The surfers were hanging about a hundred yards off the end of the granite, in a line, waiting for the next big wave. The next sandbar held only about three intrepid boarders, apparently unafraid of the gigantic sharks lurking nearby. Not that there WERE ACTUAL sharks out there at the third sandbar, but as far as I’m concerned, no wave is worth the idea of sitting with your legs dangling off your board looking like French fries to a sand or tiger shark. No thanks.
A few of them caught three or four-foot waves, rode for a little way, then kicked out. Not that these are fantastic swells for shredding, but we’re here in Galveston. Not a surf mecca. But the frequency and form of the swells was quite impressive for our geographical location. I was armchair quarterbacking the surfers, of course, since it looked like a lot of nice waves were getting passed over, only to turn perfect. They needed to be in a little closer. Dumb kids.

Down the boulevard we went in search of food. We ended up at Chili’s, mainly because we knew what we were going to get and about how much we were going to pay. The only alternatives were to blindly follow the yellow brick road in to one of the high-end places and blow our budget, or hit a joint with “local flavor” that cooks frozen shrimp in week-old grease and serves wilted lettuce in a “salad”. I’ve been there. Don’t want to repeat that.

Ater lunch, we headed down to the historical Strand. Fairly uneventful, but it was nice just walking up and down the streets watching people. There were tourists galore, with their white legs and sandals, sunburn and sunglasses. Some of the locals were out, as well. Like the lady sporting her fiddle and a milk jug with the top carved out so change could be thrown in to pay for a serenade.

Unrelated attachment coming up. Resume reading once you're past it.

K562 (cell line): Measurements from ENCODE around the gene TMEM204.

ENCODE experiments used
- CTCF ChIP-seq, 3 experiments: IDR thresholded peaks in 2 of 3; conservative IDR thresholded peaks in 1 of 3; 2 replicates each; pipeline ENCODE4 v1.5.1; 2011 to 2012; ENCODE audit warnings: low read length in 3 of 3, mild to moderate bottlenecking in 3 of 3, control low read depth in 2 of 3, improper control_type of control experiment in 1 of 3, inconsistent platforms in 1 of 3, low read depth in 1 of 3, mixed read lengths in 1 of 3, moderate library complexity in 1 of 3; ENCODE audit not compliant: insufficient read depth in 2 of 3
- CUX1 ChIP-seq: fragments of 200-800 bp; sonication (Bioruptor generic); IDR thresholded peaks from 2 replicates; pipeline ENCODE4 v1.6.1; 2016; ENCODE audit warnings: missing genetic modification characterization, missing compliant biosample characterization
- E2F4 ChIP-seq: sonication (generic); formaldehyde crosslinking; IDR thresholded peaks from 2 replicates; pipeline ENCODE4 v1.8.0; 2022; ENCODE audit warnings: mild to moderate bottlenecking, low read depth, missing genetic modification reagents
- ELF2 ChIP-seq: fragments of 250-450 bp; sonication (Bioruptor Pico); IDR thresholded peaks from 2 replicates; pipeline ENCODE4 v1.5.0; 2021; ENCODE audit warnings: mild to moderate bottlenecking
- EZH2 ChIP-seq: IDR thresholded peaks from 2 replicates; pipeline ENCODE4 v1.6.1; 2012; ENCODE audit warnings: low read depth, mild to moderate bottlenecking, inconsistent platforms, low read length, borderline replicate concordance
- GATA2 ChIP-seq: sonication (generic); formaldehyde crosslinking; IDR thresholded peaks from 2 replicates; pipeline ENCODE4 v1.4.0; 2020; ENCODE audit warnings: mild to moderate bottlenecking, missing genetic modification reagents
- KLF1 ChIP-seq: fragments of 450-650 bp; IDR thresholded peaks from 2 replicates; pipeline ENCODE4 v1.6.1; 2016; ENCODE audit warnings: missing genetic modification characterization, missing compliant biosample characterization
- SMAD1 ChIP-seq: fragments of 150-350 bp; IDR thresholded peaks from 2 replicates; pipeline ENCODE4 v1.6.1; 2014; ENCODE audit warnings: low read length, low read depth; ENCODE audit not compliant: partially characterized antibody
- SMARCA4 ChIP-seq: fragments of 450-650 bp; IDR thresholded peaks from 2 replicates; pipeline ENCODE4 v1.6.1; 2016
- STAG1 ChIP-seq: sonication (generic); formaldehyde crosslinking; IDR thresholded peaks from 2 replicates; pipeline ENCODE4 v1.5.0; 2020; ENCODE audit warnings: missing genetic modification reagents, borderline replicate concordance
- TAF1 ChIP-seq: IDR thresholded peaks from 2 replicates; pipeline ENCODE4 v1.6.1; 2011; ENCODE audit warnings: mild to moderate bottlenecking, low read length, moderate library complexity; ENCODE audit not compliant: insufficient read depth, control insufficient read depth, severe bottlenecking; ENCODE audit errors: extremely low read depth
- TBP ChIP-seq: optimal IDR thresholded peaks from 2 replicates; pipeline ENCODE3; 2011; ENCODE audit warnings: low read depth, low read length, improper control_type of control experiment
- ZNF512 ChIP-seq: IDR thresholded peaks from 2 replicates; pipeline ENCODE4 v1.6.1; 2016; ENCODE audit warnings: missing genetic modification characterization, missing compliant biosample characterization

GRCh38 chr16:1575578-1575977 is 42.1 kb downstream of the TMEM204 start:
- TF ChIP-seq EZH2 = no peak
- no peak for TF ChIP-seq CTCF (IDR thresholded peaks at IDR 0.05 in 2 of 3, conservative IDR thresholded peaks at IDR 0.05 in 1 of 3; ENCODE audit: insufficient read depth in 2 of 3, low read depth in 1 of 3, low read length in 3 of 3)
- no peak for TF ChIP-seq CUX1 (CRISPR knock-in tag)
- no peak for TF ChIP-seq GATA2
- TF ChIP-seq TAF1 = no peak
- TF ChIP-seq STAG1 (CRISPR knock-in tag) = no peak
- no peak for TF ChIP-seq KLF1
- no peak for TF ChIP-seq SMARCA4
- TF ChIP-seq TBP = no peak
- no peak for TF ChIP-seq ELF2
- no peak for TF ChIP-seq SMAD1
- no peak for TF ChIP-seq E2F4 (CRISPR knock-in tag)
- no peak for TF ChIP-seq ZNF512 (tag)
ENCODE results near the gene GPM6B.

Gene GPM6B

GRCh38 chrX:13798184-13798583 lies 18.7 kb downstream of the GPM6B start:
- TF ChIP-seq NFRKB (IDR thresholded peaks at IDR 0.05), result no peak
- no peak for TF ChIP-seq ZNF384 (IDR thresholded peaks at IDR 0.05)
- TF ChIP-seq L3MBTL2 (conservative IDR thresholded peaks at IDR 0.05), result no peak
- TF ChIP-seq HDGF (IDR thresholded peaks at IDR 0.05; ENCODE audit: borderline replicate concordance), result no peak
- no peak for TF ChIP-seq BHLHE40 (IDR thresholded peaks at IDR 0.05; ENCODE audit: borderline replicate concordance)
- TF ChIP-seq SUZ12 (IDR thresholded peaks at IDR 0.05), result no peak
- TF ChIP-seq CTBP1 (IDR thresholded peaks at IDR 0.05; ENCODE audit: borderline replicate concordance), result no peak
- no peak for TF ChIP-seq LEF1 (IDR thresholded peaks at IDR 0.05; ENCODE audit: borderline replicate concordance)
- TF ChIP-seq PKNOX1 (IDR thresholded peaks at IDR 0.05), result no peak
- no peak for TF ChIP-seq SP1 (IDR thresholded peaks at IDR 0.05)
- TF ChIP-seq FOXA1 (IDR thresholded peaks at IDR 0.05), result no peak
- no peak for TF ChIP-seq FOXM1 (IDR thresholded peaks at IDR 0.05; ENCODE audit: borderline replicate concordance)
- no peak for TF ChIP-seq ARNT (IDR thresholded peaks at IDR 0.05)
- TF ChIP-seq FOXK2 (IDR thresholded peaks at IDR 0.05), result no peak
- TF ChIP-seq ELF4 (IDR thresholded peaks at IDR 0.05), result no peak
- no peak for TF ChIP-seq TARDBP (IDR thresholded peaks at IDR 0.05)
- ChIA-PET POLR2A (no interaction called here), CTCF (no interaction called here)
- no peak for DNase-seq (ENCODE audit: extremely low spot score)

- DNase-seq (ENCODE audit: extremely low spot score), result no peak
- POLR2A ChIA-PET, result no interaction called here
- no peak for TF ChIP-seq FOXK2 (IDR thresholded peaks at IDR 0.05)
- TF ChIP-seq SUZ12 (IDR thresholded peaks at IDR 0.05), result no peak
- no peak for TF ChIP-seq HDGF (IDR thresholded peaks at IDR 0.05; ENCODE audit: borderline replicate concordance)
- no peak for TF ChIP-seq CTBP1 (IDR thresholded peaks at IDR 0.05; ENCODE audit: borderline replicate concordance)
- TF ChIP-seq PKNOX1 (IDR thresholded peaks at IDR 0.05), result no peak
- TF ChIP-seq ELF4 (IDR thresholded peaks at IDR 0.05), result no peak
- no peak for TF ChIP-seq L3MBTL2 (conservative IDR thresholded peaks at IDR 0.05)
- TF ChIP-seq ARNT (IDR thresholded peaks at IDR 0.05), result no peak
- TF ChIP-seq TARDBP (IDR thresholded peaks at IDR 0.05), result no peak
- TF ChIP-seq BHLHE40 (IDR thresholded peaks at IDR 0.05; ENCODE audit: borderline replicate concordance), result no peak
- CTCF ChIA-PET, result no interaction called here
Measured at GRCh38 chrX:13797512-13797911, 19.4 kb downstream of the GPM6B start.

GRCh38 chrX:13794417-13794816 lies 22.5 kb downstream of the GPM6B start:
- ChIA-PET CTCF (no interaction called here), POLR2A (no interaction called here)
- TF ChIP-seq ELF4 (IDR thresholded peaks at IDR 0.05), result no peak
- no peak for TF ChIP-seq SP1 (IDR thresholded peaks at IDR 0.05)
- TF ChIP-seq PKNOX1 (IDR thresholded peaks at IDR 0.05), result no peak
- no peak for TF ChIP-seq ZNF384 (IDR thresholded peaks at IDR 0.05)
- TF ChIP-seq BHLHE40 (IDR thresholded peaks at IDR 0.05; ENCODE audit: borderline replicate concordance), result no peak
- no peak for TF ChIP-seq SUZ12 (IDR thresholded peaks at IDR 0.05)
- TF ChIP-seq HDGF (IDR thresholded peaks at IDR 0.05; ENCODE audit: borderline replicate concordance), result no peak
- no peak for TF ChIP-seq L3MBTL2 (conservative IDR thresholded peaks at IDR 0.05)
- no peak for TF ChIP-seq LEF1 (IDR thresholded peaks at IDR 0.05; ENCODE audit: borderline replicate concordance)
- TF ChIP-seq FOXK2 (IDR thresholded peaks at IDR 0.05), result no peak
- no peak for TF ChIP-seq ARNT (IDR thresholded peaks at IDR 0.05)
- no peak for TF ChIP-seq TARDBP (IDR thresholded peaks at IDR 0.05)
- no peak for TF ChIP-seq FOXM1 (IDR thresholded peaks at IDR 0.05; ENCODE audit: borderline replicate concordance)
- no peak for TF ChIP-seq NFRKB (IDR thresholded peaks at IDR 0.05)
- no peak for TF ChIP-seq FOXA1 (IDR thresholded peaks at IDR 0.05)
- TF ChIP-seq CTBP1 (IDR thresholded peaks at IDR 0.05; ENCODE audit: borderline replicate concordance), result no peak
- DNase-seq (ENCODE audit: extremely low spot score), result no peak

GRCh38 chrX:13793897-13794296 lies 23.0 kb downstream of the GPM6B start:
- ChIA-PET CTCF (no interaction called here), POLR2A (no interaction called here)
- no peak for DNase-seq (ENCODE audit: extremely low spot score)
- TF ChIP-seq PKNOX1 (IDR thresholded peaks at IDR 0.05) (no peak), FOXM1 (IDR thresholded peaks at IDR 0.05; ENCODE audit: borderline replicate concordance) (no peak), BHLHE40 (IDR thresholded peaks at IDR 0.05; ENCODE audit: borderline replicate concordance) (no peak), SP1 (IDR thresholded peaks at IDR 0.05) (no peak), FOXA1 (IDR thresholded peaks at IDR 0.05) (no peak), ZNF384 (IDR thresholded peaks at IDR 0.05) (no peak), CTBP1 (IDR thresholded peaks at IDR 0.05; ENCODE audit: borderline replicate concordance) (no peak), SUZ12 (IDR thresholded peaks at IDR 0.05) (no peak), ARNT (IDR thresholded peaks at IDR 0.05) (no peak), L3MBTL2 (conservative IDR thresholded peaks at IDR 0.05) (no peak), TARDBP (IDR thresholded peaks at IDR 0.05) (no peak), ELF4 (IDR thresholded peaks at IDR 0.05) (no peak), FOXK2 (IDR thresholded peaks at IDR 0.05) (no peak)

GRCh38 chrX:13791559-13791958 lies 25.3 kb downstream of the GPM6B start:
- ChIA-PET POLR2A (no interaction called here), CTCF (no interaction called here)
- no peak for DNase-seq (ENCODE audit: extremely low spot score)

My only disappointment, albeit temporary, was that Col. Bubbie’s was closed. The absolute BEST army surplus store in this hemisphere. Well organized but packed to the gills, this store has anything one could imagine, from military branches all over the world. And it was closed. I haven’t been in there in about fifteen years, but I know there must have been something in there I wanted.

The trip home was somewhat quiet, since we were all tired. The girls thanked me for a great day, and that was as warm to my Daddy soul as the setting sun on my face.

Tuesday, March 18, 2008

Spring Break PARTY!

Well, a tea party. My daughters were bored this lovely rainy, windy Spring Break. One suggested a tea party, and since I was chef-ing some pizza (OK, WARMing some frozen pizza), we decided to have a dinner/tea party.

The young one found and washed the tea set, I was fixing the pizza, and of course, the seventeen year old was impatiently rushing us along. Our youngest hostess set the table out in a fine spread, complete with the little folded football napkins and pudding with a tiny swirl of whipped cream on top.

We did our best to gather ‘round the coffee table to break bread. Truth be told, the girls did just fine, but I on the other hand had to try to fold up and fit my tree stump legs under the table. I only got up a couple of times, mainly to get more pizza and get some circulation back in my feet. After a few minutes, they felt like chunks of concrete wearing my shoes.

We had a great time. I suggest partying with the girls as much as possible.

Monday, March 17, 2008

Blue Moon

Life is uncertain without an alarm clock. Although despised, at the same time, being free of one means being tied to insecurity and wondering if you will ever be on time.

Our alarm clock decided to deceive us the past couple of months. Perhaps it was the strain of the constant brown-outs that our neighborhood is prone to. Or it could have been frustration with always being set fifteen minutes ahead so that our day begins when it should. Whatever the reason, the clock began to race ahead without notice or even a consistent amount of time.